Crowdfunding company GoFundMe has partnered with partners to provide a COVID-19 relief fund for small businesses. Your business may receive a matching grant when you raise $500 through your own GoFundMe campaign, as long as you can verify that your business has been negatively impacted by the coronavirus. Funds must be used to pay business expenses or care for employees.
Fiserv has partnered with the Association for Enterprise Opportunity and Clover to offer grants of $10,000 to eligible black- and minority-owned small businesses that have been impacted by COVID-19 and the resulting recession.
To be eligible, your business must:
If your business is in New York and you’ve suffered because of the pandemic, you may qualify for this grant program. Grant amounts are based on annual gross receipts from 2019 and start at $5,000 and can be as much as 10% of gross receipts, up to $50,000.
The following may not be specific to COVID-19, but any money (especially that doesn’t have to be repaid) will be welcome during these difficult times.
Each year since 2013, FedEx has offered $25,000 grants to businesses. The application is only open for a one-month period, so ready your applications for the next open date. You’ll need to capture your business’s story via video.
NASE Growth Grants are offered to NASE members looking to take their business to the next level. NASE grants are worth up to $4,000 and can be used for all types of activities, like purchasing new equipment, hiring help, and creating promotional material.
The StreetShares Veteran Small Business Award is open to veterans, active-duty members, or the spouse of a military veteran or active duty member. Applicants can receive up to $15,000 and will be judged based on their business idea, their expected use of funds, product-market fit, team, and the influence the business will have on the veteran or military community.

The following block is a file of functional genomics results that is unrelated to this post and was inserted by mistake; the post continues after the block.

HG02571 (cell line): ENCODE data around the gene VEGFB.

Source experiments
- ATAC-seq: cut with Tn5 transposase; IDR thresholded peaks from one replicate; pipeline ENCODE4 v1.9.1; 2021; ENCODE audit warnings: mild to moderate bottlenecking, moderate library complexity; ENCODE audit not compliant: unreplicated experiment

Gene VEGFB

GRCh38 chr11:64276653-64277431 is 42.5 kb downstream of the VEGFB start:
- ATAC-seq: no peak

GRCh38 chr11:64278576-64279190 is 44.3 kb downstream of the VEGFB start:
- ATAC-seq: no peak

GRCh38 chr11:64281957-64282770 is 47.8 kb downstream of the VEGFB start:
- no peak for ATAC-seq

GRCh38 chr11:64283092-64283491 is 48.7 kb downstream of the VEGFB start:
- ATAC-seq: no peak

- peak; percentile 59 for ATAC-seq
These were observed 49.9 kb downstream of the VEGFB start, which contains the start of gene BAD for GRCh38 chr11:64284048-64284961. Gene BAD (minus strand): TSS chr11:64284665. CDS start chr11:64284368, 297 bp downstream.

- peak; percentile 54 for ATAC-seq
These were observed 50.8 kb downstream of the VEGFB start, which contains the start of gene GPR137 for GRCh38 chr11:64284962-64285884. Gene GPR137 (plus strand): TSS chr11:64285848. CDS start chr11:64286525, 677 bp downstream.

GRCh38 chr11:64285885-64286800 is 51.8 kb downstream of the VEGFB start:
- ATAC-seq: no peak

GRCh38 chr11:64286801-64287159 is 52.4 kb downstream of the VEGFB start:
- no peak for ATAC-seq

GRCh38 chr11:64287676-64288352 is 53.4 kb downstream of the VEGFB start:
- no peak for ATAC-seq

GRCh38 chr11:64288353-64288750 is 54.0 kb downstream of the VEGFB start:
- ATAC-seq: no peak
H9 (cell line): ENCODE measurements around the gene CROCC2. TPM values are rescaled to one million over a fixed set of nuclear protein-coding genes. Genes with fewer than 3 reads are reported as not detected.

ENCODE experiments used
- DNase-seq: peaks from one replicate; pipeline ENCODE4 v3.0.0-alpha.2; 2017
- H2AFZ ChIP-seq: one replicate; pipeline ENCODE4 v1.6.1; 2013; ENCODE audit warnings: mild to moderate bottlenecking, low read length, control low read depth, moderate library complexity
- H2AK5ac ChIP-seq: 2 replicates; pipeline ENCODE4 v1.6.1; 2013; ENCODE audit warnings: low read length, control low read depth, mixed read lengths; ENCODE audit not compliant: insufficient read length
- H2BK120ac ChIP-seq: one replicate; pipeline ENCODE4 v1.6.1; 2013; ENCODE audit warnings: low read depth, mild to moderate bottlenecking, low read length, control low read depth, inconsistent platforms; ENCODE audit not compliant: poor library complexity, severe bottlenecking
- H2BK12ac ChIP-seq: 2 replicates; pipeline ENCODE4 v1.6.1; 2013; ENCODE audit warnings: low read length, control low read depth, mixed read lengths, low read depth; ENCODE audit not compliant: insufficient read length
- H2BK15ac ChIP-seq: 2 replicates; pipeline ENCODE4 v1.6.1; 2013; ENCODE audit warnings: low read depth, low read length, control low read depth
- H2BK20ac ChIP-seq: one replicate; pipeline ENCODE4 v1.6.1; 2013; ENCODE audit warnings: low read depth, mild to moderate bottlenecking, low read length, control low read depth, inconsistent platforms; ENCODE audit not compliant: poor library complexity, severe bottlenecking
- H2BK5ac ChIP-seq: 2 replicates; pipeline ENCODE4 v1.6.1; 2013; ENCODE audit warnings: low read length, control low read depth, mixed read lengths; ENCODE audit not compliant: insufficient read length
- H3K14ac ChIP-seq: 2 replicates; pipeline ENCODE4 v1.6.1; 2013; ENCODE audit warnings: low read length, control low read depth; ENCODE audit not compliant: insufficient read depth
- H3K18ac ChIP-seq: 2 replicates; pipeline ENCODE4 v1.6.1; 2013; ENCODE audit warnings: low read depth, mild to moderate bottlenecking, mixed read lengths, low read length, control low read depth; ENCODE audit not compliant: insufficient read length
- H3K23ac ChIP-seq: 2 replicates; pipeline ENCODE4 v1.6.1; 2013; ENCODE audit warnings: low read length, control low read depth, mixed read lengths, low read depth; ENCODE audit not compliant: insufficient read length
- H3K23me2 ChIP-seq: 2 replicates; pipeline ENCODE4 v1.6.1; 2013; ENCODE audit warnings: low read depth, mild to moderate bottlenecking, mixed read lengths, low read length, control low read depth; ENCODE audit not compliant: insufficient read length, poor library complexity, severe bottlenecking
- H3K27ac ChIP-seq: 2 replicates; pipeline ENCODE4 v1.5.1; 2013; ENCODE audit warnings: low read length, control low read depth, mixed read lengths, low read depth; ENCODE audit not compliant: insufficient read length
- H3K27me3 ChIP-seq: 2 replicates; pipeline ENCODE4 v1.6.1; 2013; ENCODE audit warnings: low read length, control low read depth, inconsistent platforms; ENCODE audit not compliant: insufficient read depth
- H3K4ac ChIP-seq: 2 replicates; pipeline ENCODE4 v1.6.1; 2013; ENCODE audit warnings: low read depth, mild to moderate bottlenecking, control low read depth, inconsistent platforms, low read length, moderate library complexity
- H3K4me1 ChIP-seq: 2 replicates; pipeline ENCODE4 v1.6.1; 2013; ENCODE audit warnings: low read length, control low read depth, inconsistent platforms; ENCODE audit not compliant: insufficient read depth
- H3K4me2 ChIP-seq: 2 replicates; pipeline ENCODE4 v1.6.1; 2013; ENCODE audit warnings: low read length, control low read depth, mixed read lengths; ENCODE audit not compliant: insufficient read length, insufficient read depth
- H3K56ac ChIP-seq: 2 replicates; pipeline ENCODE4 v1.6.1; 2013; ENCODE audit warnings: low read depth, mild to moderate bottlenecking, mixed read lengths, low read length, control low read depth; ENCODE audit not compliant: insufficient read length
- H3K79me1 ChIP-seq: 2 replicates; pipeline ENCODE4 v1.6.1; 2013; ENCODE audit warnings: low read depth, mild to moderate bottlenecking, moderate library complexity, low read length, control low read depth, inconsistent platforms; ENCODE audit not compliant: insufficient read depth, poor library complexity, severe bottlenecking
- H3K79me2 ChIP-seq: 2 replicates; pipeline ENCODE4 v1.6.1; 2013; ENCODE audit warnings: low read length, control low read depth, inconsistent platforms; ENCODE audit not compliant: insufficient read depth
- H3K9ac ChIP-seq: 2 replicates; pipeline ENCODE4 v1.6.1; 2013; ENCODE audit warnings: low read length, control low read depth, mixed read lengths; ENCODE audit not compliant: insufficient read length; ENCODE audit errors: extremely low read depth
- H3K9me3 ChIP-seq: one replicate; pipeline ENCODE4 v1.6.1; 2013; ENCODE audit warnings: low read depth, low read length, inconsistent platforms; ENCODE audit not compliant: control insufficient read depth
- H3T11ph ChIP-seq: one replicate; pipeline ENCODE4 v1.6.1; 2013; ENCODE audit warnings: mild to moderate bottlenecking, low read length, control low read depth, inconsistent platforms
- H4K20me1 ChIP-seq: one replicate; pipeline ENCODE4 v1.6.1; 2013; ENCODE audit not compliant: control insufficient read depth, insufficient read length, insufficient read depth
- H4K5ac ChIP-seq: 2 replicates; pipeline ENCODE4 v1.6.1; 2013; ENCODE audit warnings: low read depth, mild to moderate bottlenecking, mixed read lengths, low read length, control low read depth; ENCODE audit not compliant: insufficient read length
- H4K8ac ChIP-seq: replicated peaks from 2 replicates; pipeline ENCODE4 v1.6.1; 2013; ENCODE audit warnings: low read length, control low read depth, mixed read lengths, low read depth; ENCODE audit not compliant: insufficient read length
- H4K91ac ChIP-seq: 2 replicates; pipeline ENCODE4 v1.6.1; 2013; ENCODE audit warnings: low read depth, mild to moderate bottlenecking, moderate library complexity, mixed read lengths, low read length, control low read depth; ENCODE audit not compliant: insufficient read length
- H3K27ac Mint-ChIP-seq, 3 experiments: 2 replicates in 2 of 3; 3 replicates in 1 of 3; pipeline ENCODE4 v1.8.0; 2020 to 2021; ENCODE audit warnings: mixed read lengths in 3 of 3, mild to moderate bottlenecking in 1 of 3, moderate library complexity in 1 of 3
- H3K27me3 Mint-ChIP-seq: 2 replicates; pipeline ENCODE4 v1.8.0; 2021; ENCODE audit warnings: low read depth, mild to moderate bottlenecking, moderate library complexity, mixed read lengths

Each quarter, Nav offers a $10,000 small business grant to help them solve a business problem or take their business to the next level.
The Caleb Brown Venture Capital and Consulting Project hosts a $1,000 grant aimed at promoting and nurturing young urban entrepreneurs with vision who plan to rebuild local blocks, neighborhoods, and communities “by providing training and jobs to the next generation.” The grant is open to startups and young businesses in urban areas. This contest is run every month—submit your application by the 15th to enter.
Are you a jewelry artist? If so, submit your portfolio and business plan to Halstead for its annual jewelry grant award of $7,500. In addition to funds, Halstead aims to help jewelry artists develop their business, fine-tune their plans, and hit their goals.
The Federal government, too, offers grants to support small businesses.
The federal research SBIR grant program is for entrepreneurs focused on innovations in technology that have the potential for commercialization. You can check its funding opportunities here. Focus areas from the past include clean and safe water, homeland security, land revitalization, green construction, advancement of health care, and more.
The STTR program aims to expand funding for innovative research and development leveraging existing technology. What makes this program unique from the SBIR program is that small businesses get the opportunity to formally collaborate with research institutions throughout the program. Each agency sets its own guidelines — check here for open STTR grants.
The DoD offers grants to small businesses through the STTR program and a number of other initiatives, like the Defense Enterprise Science Initiative. The Office of Naval Research, the Air Force Office, and the U.S. Army Research Institute are all looking for research and development of technology that will help them reach their goals.
The DOE offers grants through the SBIR and STTR programs for innovative research and development leveraging technology developed by a university or a DOE National Lab. Check here for its current grant openings.
NIH is a federal agency within the Department of Health and Human Services (HHS). It offers business grants to small businesses developing and researching biomedical technology. It is currently funding opportunities related to COVID-19 research.
The DOJ allocates grant funding to projects that support law enforcement, public safety activities, programs to improve the criminal justice system, and more. Here’s an overview of the agencies within the DOJ that provide grants.